big baby = low blood sugar = supplement??? - Mothering Forums

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Old 05-15-2004, 01:39 AM - Thread Starter
 
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Hello all,
My good friend who is rather small just had an 11lb baby. while in hospital the nurses told her she had to supplement her babe until her milk came in because he was so big he would suffer from low blood sugar. My initial thought was that this was crap from the med profession ignorant about breastfeeding but I'm curious to if there is possibly some truth to this. I'm worried for her because she had supply trouble with her first. Can anyone shed some light?
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Old 05-15-2004, 01:50 AM
 
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Well, I've had two 10.5 pounders and one 11.5 pounder, and they are susceptible to low blood sugar.

But according to my research and experience, that problem is only in the first hours. Its not ongoing. What they need is frequent breastmilk (or colostrum), and they'll be fine.

Ds#3's blood sugar dropped about 8 hours after he was born...that was a medicated birth (grrrr) and breastfeeding wasn't going as smoothly as it had with the other two.

So I agreed to the supplement, but I wouldn't let them give it with a bottle. I had to go over the nurse's head, and wake somebody up, until I found someone with a clue about nipple confusion. They gave the glucose water to him with a syringe, and it did not affect his nursing. By morning he was nursing better, and never had a blood sugar problem again.

From my experience, if she's nursing successfully (good latch, etc)...there's no need to supplement with formula. The same standards for wet and poopy diapers apply to big babies, she can know if he's ok. Mine all wanted to nurse every two hours, pretty much around the clock, which is what LLL recommends for all newborns including big-uns and premies.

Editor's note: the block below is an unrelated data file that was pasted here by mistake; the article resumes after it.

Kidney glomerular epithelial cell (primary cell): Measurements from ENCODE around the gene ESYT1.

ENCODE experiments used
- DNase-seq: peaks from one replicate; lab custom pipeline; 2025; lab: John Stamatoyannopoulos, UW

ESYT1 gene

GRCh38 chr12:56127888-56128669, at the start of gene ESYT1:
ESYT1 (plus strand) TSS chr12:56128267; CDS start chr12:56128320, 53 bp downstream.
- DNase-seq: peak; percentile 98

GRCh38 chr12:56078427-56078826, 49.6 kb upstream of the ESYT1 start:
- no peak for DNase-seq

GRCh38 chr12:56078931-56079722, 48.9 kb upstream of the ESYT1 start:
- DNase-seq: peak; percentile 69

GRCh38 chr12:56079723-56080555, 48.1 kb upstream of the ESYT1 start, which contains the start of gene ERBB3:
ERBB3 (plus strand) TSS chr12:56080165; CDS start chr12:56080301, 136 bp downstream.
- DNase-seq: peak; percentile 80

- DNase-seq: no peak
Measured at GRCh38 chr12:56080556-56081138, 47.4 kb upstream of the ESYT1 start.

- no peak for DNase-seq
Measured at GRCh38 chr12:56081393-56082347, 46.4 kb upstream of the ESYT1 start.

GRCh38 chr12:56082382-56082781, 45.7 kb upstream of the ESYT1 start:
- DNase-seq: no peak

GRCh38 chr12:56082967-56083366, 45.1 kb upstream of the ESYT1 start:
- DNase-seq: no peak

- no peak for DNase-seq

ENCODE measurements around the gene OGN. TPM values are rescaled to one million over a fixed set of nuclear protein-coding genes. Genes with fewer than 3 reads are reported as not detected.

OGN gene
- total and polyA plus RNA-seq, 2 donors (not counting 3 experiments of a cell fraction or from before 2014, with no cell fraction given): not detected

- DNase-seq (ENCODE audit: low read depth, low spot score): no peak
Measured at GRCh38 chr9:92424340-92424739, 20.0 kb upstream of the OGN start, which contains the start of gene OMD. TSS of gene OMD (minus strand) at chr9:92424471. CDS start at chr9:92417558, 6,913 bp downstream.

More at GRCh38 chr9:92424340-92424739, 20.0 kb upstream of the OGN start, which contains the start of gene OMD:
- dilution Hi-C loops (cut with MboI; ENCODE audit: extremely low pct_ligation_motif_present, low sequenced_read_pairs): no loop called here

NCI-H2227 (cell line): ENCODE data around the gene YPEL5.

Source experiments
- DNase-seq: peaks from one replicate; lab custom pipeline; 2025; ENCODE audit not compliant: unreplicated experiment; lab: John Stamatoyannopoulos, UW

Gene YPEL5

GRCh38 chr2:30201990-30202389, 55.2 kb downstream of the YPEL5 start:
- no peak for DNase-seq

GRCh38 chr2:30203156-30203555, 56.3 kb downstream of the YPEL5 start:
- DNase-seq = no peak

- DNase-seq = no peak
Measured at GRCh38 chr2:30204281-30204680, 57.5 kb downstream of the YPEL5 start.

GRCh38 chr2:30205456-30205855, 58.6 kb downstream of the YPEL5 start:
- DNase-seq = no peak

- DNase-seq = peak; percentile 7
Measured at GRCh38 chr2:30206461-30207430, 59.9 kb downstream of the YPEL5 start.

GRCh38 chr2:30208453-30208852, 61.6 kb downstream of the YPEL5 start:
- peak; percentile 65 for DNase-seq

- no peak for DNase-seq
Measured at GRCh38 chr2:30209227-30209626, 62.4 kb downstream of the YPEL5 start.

Of course trying to schedule the baby wouldn't be good for blood sugar, but its not good for anything else either.
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Old 05-15-2004, 08:14 AM
 
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Back in April, I had a 12.6 pounder, and right at birth, they had to give him sugar water cause his sugar was 23. And yes, that messed everything up. I'm still trying to recover from the supplementing, and he's 6 weeks as of yesterday. I'm still having to supplement cause I can't get his latch right some of the time, tho I'm supplementing with the SNS. I hope your friend has better luck!!!!! But I pumped, and still have tons of bags of milk from when my milk came in, since he wasn't bf'ing at the breast, I "demanded" more than he needed. But I wish your friend all the luck in the world!